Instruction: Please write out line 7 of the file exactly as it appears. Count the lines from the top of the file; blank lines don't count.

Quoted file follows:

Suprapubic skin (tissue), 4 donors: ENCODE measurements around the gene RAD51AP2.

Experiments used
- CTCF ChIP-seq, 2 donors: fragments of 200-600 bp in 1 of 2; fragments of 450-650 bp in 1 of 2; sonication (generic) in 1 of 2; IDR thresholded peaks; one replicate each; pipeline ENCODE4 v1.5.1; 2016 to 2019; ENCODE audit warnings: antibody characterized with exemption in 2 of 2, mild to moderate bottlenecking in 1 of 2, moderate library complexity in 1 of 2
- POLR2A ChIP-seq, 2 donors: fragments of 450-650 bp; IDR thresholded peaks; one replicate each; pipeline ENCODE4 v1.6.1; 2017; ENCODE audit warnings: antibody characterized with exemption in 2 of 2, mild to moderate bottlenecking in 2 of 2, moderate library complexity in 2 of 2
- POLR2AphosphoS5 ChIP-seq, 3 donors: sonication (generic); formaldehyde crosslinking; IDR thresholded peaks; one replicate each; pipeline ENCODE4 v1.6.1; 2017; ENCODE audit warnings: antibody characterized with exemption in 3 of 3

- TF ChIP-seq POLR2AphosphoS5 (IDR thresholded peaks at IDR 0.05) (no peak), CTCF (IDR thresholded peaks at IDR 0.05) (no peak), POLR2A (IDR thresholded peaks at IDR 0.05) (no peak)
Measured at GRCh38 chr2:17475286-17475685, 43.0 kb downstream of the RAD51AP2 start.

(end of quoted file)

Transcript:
Measured at GRCh38 chr2:17475286-17475685, 43.0 kb downstream of the RAD51AP2 start.